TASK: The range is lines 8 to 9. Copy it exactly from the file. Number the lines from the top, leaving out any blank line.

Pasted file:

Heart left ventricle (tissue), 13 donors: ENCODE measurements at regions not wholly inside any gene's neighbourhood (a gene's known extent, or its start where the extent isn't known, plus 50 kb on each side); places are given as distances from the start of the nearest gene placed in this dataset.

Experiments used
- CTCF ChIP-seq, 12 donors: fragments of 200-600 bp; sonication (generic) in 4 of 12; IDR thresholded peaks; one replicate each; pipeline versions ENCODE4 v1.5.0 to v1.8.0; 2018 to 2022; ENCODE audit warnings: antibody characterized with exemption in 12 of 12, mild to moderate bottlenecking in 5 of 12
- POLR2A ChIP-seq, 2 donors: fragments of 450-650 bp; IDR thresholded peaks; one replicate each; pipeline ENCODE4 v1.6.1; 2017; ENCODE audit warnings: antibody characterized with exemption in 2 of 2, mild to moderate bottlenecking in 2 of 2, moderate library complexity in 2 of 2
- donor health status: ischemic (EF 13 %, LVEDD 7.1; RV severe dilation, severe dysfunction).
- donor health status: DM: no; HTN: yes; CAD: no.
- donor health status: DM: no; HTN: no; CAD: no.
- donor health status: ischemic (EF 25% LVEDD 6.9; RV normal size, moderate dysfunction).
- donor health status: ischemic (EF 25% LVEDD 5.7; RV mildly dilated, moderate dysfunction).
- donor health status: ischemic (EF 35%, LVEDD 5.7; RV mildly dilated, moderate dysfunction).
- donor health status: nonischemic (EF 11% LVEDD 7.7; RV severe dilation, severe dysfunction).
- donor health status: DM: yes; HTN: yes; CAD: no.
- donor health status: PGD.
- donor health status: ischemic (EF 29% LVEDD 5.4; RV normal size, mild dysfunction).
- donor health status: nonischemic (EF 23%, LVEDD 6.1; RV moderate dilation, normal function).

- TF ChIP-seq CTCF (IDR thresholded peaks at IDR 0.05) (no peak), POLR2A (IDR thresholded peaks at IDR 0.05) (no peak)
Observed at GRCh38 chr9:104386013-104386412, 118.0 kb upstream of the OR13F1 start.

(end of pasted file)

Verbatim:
- donor health status: ischemic (EF 25% LVEDD 6.9; RV normal size, moderate dysfunction).
- donor health status: ischemic (EF 25% LVEDD 5.7; RV mildly dilated, moderate dysfunction).